While the health care field is all about patient outcomes, the bottom line is important. Hospitals and other care providers that achieve high levels of financial efficiency will find themselves ideally prepared to better serve their patients and maximize their positive impact in general. When looking to cut costs and make these companies as effective as possible, the areas to target will be familiar to anyone from another business sector, with the supply chain in a prominent place among them.
Just as with any company, hospitals and other medical facilities need to source items at reasonable prices. The challenge is intensified for the health care field due to the special regulations surrounding many of the potentially life-saving devices needed to run a medical practice. Setting up such a supply chain is a worthy challenge for the administrators at hospitals.
Quantifying the opportunity
According to Supply Chain Digital, new research has revealed that hospitals can achieve an average 17.8 percent reduction in supply chain expenses if they improve relevant processes. Main Line Health's Christine Torres stated that hospitals find about a third of their operating budgets goes into supply processes. This means that any changes enabling more favorable sourcing conditions can have a huge proportional effect on the amount of capital available to the facility at any time.
Supply Chain Digital reported that better data use can help supply professionals in health care realize the savings they're after. They can calculate when it's possible and profitable to reduce the number of suppliers contracted, standardize the operation of clinical devices, add a dose of automation to manual processes and more.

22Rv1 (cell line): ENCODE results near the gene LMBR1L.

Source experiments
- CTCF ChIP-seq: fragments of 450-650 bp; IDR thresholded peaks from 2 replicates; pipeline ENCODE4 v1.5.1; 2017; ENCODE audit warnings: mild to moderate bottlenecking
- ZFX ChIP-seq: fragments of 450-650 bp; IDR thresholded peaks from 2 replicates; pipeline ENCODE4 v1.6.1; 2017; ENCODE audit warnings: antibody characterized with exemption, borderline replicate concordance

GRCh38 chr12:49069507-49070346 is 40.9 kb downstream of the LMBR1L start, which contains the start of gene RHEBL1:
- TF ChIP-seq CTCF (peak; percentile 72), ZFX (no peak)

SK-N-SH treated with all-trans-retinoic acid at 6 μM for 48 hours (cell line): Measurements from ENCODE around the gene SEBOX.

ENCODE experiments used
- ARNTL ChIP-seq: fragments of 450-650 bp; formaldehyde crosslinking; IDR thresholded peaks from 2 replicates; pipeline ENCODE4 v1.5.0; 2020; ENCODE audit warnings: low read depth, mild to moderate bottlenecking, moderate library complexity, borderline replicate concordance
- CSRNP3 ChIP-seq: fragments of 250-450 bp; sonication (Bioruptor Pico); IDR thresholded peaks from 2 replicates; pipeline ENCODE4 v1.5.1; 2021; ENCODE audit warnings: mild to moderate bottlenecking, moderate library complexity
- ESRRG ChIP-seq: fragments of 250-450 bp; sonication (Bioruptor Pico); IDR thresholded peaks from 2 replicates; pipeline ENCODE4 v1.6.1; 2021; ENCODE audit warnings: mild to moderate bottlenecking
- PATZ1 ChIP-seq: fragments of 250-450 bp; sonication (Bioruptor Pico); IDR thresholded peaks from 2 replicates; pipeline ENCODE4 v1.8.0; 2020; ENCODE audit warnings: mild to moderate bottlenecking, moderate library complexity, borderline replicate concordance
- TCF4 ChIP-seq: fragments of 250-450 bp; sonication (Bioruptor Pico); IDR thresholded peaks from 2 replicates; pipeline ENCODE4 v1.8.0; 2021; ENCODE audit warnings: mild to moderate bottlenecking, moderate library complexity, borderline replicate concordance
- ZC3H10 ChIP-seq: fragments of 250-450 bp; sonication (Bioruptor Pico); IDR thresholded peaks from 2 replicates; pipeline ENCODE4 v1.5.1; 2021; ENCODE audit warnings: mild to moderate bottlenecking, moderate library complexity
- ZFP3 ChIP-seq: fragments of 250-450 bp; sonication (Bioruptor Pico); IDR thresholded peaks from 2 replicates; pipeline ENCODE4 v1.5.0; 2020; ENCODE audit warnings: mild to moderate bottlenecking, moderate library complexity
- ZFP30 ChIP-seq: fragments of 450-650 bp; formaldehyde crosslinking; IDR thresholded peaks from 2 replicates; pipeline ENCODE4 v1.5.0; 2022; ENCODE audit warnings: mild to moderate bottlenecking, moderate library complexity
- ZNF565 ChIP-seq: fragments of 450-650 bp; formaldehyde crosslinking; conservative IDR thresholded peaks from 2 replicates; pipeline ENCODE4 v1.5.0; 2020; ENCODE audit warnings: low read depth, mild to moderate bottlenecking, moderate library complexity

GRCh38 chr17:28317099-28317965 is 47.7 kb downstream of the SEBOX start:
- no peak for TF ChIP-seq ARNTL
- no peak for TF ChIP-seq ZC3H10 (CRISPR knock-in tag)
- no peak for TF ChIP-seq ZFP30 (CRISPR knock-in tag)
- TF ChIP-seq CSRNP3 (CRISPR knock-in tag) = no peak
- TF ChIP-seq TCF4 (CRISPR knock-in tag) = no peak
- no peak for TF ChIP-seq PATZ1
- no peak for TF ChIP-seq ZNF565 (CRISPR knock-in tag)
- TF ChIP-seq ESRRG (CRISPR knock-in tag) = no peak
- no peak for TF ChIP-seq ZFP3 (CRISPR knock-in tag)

All of these tweaks are in service of the end goal of getting more for less. Hospitals that haven't tried such modifications may be suffering from the common supply chain flaw of leaving legacy processes unexamined for too long because they aren't "broken." Many organizations across industries could be suffering from a lack of efficiency because it has been too long since they examined their processes up close.
New approaches to data
Separate research carried out by pharmaceutical distributor McKesson shows the shortcomings with current data reporting and usage. Healthcare Finance News reported that the company has taken issue with current requisition workflows. Current systems can involve too little standardization. If companies work toward operations that generate clear data, it's easy to run cost comparisons and other analyses, and to weed out orders that would lead to non-approved devices being the subject of orders.
Some of the challenges include situations when physicians prefer to use items that are outside of the standards of automated systems. Supply chains may have developed workflows for purchasing certain versions of medical devices, but the human input of doctors may challenge the systems. Healthcare Finance News reported that staff members including physicians should become part of the decision-making process. When employees are unaware of the larger procurement picture, they may accidentally make purchasing less standardized and efficient.
The future of hospital supply chain optimization looks bright, as the money is there to be saved, and the processes to do so are within reach. The next step could come very soon.